RESEARCH SUPPORT, NON-U.S. GOV'T
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Ordinary and opportunistic enteropathogens associated with diarrhea in Senegalese adults in relation to human immunodeficiency virus serostatus.

OBJECTIVES: A survey was conducted in Dakar, Senegal, to identify major types and prevalences of bacteria, parasites, fungi, and Rotaviruses associated with diarrhea in relation to human immunodeficiency virus (HIV) serostatus with the goal to provide guidance to physicians for case management.

METHODS: Etiologic agents were identified in a case control study: cases were HIV-infected patients with diarrhea (HIV+ D+) and HIV seronegative patients with diarrhea (HIV D+); controls were HIV-infected patients without diarrhea (HIV+ D ) and seronegative controls without diarrhea (HID D ). Ordinary enteric pathogens were identified by conventional methods. Different Escherichia coli pathotypes were characterized by polymerase chain reaction (PCR), identification of HEp-2 cell adherence pattern, Sereny test, GM1-ELISA, and the suckling mouse assay. Opportunistic parasites, such as Cryptosporidium and Microsporidium, were identified by the Kinyoun method and trichromic stain of Weber, respectively. Rotaviruses were identified with a commercial latex agglutination kit. Antimicrobial susceptibility testing was carried out by the disk diffusion method.

RESULTS: Among the 594 patients examined, 158 were HIV+ D+, 121 were HIV2 D+, 160 were HIV+ D , and 155 were HIV D . The main etiologies of diarrhea were different according to HIV serostatus of patients. In immunocompetent adults the main causes of diarrhea were Shigella sp (12.4%), Entamoeba histolytica(10.7%), Salmonella enterica (6.6%), and Giardia (4.9%). In the immunocompromised host the more frequent pathogens were enteroaggregative E. coli (19.6%), Microsporidium (9.4%), Cryptosporidium sp (8.2%), Rotavirus (8.2%), Shigella sp (7.6%), Candida albicans (7.6%), E. histolytica (5.1%), S. enterica (4.4%), and Isospora belli (4.4%). Also, Blastocystis hominis has to be considered as an opportunistic parasite, because it was identified only in HIV-infected patients, with higher prevalence in adults with diarrhea (2.5% in HIV+ D+ patients; 0.6% in HIV+ D patients). High level of asymptomatic carriage of Ascaris lumbricoides and Trichuris trichiura and some cases of multiple infections were observed. Fungi, Cryptosporidium sp and Microsporidium sp, were often identified in patients with low CD4 counts (range, 79 250 cells/mL). Independently from HIV-serostatus, CD4 count was lower in diarrheic persons, suggesting that diarrhea is a debilitating illness and that effective management of diarrhea can prevent immunosuppression. Isolated enteropathogenic strains displayed high resistance to most antibiotics used in Senegal for treating diarrhea (ampicillin, tetracycline, cotrimoxazole); they were susceptible to amikacin, gentamicin, and norfloxacin.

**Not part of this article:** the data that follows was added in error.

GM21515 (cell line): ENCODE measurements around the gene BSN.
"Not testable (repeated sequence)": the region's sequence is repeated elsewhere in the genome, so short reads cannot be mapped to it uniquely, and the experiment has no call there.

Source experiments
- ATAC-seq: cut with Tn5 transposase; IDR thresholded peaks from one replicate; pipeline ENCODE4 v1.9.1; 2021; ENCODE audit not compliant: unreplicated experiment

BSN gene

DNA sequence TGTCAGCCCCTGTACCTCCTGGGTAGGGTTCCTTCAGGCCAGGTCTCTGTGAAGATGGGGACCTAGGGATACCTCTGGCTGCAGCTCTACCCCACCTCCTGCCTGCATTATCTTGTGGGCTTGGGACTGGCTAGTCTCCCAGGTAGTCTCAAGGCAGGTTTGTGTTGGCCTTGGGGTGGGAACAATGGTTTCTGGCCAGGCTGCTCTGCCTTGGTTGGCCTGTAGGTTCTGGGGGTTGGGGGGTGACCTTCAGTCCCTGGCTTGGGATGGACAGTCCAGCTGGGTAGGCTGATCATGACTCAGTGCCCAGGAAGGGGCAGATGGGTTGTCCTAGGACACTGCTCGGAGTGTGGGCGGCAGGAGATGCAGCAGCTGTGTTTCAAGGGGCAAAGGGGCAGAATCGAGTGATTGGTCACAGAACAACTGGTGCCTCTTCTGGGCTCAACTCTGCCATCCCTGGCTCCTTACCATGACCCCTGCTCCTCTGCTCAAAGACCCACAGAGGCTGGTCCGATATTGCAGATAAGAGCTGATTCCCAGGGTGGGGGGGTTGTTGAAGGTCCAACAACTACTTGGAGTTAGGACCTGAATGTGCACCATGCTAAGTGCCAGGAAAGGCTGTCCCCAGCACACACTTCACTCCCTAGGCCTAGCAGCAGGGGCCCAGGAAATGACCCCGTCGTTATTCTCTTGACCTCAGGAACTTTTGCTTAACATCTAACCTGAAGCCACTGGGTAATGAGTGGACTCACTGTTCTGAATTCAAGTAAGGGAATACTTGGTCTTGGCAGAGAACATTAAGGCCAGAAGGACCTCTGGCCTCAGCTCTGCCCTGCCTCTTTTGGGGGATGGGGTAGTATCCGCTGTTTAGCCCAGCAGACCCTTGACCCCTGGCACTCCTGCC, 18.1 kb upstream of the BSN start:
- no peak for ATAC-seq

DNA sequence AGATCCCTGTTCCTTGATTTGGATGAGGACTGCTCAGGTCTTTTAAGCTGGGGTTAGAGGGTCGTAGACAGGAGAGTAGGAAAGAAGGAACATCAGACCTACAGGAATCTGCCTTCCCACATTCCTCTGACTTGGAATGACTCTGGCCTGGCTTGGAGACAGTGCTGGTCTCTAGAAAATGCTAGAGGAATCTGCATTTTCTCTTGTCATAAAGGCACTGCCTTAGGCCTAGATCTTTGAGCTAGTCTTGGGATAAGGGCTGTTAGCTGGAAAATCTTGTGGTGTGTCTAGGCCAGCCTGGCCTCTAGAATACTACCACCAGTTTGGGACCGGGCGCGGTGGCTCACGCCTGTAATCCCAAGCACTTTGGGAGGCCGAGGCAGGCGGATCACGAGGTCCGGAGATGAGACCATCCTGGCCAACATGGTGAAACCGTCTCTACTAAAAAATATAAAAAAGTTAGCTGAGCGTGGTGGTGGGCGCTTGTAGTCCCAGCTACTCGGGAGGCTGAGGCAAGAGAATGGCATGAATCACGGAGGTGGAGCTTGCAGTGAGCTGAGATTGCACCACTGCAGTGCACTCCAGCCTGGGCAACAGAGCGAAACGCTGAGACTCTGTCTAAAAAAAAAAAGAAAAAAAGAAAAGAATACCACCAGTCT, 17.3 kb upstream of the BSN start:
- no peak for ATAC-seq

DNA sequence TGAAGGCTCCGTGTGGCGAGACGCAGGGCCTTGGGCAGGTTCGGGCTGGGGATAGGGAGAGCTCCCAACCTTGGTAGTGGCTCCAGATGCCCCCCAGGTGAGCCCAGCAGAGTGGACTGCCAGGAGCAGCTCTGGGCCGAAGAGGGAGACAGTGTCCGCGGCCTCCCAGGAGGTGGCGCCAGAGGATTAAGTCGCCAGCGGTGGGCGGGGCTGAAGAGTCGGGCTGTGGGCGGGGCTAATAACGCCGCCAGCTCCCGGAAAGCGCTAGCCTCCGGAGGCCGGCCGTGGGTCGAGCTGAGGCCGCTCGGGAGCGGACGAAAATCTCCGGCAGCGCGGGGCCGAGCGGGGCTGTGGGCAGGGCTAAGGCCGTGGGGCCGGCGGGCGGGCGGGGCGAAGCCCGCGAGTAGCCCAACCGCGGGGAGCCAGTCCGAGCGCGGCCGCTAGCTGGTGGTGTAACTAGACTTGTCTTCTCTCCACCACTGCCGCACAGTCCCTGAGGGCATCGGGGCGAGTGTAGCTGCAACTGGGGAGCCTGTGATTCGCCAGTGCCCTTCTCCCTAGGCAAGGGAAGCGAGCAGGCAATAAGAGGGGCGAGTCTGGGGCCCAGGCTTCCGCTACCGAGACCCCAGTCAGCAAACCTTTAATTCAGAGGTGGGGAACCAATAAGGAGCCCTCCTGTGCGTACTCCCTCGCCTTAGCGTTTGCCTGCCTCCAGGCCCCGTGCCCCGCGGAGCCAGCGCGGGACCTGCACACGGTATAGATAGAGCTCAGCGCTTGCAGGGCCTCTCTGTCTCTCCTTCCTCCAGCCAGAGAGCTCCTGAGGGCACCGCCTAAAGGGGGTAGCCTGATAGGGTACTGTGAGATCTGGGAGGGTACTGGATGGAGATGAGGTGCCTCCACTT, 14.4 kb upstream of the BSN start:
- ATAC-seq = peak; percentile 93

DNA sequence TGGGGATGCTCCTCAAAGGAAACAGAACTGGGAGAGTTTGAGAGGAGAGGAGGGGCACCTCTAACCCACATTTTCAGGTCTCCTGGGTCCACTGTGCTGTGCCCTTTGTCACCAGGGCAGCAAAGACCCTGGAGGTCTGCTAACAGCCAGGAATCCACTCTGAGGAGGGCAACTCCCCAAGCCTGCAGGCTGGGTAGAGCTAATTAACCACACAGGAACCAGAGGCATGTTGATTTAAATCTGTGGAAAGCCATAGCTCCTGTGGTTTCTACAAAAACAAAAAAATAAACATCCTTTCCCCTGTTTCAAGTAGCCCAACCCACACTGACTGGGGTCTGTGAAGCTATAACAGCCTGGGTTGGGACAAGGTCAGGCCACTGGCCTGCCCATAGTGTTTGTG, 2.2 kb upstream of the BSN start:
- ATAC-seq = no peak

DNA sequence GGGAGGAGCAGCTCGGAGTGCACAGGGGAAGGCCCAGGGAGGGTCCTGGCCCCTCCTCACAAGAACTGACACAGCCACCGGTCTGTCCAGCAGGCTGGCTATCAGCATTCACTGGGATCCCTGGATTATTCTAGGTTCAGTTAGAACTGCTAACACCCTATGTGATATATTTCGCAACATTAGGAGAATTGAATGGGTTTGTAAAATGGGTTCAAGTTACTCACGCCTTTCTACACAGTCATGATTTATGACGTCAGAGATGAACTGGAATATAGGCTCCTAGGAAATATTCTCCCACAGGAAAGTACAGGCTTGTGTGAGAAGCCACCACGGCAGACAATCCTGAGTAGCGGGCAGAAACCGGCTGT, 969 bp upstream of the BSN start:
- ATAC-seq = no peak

CONCLUSION: These epidemiologic data suggest that guidelines for the management of diarrhea during HIV infection in Dakar should be updated.

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